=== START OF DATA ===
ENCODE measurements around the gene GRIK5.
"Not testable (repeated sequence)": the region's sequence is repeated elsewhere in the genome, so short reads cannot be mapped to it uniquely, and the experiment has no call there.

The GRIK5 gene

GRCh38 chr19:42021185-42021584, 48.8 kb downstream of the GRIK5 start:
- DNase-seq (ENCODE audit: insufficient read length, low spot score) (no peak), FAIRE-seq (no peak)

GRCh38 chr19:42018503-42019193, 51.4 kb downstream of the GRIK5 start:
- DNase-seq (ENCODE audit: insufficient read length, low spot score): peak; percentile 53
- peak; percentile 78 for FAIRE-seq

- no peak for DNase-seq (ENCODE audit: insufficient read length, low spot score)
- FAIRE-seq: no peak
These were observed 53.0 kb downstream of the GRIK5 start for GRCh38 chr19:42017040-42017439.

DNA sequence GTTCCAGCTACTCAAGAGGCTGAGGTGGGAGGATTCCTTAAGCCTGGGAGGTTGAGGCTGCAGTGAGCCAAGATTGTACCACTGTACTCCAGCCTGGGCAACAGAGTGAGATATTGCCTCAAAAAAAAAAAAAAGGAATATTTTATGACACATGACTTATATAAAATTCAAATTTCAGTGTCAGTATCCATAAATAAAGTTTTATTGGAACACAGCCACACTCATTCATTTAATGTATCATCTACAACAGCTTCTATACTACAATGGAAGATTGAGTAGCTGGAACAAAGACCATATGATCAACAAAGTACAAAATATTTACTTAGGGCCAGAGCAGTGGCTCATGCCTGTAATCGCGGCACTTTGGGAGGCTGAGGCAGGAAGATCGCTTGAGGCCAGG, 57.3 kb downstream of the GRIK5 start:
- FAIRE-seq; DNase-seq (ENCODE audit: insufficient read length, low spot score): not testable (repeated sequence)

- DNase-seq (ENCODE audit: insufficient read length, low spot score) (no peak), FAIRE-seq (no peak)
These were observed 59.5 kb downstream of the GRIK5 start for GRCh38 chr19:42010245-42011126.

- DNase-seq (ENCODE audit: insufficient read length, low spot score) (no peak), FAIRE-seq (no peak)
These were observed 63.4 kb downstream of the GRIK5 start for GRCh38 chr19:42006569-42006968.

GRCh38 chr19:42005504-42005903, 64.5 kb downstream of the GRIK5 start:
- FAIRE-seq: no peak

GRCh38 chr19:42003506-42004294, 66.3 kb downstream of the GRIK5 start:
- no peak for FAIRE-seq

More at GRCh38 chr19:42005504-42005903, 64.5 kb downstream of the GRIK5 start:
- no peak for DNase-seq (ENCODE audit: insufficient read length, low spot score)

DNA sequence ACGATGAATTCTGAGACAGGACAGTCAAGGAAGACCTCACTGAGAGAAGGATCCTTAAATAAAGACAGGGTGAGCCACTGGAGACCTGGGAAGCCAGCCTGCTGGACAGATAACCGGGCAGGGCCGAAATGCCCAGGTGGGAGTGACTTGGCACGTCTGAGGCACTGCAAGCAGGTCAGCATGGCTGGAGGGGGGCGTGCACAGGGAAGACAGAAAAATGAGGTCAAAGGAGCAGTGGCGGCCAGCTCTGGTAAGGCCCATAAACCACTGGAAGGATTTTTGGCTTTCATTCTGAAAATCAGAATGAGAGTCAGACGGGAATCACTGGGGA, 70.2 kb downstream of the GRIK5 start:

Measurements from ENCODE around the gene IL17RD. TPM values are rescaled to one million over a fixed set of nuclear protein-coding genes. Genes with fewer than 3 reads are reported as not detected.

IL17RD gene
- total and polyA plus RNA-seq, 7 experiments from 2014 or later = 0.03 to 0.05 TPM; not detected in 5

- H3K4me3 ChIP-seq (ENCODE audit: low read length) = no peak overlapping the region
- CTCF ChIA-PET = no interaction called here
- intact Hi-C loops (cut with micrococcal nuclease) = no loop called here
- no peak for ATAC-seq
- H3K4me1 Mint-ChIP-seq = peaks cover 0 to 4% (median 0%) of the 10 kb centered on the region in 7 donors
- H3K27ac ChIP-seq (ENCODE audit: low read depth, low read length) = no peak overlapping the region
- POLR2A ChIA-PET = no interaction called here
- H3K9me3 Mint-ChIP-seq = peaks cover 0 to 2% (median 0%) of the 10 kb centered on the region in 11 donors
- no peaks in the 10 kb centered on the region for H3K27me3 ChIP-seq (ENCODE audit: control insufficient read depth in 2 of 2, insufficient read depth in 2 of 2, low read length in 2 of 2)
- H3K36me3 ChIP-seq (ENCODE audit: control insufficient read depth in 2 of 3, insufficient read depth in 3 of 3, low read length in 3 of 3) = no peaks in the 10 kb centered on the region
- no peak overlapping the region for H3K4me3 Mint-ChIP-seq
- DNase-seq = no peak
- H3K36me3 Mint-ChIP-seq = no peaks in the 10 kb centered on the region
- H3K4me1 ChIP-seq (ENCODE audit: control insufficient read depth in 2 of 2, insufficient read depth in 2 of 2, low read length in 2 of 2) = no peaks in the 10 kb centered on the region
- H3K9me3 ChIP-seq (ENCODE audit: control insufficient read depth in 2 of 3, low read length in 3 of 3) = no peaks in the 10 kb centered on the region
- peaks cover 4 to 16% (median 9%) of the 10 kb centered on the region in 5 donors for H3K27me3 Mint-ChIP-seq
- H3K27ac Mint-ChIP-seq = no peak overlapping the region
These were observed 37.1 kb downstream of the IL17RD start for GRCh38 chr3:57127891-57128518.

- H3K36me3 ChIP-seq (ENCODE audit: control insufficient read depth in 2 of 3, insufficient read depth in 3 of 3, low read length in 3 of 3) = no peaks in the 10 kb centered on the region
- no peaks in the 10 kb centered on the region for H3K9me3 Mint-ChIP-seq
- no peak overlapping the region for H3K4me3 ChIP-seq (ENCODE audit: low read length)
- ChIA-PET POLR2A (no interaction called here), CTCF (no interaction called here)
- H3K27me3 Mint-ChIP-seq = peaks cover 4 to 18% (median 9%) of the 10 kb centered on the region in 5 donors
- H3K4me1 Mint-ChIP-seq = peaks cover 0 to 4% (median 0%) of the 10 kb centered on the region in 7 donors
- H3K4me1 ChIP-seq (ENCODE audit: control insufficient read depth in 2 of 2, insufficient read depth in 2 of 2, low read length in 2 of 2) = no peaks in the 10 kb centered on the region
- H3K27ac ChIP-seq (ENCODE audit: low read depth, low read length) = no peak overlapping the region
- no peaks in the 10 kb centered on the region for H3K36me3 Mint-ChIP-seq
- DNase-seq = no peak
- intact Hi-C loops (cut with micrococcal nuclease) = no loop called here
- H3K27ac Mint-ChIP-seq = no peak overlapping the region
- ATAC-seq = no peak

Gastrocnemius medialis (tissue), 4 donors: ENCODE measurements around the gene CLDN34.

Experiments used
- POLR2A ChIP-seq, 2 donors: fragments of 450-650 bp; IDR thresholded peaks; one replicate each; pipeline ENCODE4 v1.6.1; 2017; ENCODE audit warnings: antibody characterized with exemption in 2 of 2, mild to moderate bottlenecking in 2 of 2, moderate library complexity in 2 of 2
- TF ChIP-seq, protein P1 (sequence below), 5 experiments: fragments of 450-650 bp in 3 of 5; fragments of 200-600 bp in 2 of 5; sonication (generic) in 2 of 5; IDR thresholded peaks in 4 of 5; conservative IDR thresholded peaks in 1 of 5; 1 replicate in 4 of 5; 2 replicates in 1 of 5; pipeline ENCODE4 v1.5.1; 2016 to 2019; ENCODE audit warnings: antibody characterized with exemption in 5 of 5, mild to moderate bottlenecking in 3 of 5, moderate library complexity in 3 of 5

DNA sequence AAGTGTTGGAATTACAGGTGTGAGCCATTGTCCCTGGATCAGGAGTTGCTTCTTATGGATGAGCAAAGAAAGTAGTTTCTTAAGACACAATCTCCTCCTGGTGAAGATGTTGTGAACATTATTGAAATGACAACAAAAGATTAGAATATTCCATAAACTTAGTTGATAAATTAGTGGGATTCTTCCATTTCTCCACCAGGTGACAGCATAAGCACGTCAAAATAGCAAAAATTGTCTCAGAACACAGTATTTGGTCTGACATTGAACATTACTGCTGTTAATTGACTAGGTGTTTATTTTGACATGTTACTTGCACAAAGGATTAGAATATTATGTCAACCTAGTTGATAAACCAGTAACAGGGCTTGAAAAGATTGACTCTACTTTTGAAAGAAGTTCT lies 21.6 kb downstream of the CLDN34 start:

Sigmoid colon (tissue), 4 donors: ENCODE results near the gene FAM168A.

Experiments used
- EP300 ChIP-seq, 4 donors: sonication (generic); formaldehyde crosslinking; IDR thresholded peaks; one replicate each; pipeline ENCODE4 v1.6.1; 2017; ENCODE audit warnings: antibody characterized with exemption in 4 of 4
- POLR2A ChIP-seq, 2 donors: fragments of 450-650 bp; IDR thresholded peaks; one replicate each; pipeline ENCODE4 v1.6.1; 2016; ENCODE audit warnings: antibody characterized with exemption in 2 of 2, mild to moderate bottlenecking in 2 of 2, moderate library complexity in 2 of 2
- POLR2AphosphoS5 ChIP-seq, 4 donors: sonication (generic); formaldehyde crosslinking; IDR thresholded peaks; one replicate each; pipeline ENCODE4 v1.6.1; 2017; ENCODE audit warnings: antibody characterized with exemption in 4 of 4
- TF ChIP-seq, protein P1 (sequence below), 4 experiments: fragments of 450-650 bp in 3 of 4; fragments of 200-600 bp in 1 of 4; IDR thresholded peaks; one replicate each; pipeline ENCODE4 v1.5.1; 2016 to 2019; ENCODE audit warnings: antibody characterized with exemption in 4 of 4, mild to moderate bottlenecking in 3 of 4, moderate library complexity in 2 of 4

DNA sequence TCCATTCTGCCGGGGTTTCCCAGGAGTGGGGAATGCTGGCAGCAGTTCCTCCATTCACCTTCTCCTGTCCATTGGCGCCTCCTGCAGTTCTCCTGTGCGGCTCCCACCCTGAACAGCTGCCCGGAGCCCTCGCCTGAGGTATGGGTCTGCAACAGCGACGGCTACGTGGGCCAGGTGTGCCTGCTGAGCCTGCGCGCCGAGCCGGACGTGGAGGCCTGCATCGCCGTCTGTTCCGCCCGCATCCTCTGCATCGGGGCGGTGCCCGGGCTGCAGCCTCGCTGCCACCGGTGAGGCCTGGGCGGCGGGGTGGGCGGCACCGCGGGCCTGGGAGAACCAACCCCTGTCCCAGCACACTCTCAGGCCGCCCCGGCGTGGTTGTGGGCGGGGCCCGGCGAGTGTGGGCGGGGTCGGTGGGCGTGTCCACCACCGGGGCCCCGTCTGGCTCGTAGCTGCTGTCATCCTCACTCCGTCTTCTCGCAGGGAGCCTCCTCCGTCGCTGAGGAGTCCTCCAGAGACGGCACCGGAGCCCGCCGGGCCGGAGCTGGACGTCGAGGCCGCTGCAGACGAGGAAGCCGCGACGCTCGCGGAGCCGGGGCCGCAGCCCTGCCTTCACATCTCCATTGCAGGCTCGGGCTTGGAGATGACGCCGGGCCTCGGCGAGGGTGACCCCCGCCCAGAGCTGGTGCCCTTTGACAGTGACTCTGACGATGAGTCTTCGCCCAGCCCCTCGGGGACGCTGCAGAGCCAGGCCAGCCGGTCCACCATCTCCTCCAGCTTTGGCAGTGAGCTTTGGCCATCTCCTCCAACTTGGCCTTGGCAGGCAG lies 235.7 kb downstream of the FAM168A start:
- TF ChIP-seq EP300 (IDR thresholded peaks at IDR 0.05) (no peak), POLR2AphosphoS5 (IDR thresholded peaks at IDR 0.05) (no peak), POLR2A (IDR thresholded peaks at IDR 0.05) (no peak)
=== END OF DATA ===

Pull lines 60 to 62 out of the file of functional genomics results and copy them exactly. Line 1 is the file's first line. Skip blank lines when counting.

Experiments used
- POLR2A ChIP-seq, 2 donors: fragments of 450-650 bp; IDR thresholded peaks; one replicate each; pipeline ENCODE4 v1.6.1; 2017; ENCODE audit warnings: antibody characterized with exemption in 2 of 2, mild to moderate bottlenecking in 2 of 2, moderate library complexity in 2 of 2
- TF ChIP-seq, protein P1 (sequence below), 5 experiments: fragments of 450-650 bp in 3 of 5; fragments of 200-600 bp in 2 of 5; sonication (generic) in 2 of 5; IDR thresholded peaks in 4 of 5; conservative IDR thresholded peaks in 1 of 5; 1 replicate in 4 of 5; 2 replicates in 1 of 5; pipeline ENCODE4 v1.5.1; 2016 to 2019; ENCODE audit warnings: antibody characterized with exemption in 5 of 5, mild to moderate bottlenecking in 3 of 5, moderate library complexity in 3 of 5